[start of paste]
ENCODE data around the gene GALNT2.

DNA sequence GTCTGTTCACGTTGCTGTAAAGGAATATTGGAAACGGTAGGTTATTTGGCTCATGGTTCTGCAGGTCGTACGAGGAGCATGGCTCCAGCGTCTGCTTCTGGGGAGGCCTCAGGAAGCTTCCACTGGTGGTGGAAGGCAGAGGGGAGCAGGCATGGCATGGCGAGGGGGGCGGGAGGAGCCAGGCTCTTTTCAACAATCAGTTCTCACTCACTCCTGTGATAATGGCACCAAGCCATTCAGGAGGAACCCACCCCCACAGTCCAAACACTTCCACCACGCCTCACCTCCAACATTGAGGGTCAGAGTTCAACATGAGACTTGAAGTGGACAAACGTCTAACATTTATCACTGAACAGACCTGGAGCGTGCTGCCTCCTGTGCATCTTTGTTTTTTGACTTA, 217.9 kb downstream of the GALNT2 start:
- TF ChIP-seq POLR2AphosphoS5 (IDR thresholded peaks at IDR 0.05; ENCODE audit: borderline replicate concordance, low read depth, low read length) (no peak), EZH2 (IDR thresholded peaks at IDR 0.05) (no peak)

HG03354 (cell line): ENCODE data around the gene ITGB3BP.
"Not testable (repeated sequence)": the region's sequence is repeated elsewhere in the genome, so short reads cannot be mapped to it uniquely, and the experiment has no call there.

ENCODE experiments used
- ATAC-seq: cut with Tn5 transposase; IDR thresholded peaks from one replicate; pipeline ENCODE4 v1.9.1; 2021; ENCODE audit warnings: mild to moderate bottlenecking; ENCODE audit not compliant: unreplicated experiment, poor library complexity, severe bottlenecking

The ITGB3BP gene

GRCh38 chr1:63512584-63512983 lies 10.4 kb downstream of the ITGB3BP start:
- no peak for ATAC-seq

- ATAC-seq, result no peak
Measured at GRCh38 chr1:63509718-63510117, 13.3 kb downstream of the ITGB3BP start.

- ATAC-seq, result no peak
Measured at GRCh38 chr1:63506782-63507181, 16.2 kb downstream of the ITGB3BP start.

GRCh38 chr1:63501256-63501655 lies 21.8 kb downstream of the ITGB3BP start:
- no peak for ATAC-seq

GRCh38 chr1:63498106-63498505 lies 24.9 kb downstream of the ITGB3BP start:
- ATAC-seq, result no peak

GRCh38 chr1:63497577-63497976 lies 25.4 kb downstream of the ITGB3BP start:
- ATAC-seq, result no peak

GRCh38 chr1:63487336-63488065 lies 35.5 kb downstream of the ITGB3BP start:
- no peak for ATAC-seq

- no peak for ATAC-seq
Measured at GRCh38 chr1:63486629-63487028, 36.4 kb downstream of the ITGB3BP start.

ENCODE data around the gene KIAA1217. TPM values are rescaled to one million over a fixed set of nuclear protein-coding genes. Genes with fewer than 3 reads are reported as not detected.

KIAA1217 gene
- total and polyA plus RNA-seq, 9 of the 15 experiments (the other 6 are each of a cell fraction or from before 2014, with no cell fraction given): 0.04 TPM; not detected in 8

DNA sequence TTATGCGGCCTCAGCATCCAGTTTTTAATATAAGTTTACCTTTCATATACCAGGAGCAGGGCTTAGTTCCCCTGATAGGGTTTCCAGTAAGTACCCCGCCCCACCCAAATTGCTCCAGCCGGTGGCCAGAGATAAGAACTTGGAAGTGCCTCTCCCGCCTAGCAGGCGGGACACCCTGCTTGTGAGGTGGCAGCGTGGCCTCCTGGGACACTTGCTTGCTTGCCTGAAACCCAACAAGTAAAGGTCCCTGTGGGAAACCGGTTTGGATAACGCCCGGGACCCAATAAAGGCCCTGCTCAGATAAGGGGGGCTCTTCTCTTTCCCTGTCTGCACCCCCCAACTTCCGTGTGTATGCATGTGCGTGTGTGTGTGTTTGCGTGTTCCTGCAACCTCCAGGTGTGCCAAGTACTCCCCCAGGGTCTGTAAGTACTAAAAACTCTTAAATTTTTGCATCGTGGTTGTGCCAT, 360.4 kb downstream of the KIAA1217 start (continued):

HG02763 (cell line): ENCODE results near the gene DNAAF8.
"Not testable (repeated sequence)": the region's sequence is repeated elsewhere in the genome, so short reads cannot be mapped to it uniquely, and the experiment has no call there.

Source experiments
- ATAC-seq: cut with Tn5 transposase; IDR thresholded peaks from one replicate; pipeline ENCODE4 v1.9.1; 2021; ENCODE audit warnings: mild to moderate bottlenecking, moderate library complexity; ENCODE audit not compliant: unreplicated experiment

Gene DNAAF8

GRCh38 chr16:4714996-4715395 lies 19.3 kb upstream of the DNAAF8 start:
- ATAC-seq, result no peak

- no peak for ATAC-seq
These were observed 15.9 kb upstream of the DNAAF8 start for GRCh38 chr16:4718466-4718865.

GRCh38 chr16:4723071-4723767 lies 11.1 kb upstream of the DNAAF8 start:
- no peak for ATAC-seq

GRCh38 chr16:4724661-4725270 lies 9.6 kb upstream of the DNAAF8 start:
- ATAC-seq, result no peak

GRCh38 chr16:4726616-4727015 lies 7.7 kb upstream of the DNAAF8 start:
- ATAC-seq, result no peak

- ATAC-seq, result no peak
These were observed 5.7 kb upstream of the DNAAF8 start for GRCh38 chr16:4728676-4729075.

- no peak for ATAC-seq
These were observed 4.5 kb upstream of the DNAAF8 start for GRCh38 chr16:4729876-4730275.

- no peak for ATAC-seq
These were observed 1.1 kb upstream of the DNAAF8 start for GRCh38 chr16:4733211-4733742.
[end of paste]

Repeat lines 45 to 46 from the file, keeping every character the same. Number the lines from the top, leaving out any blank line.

These were observed 5.7 kb upstream of the DNAAF8 start for GRCh38 chr16:4728676-4729075.

- no peak for ATAC-seq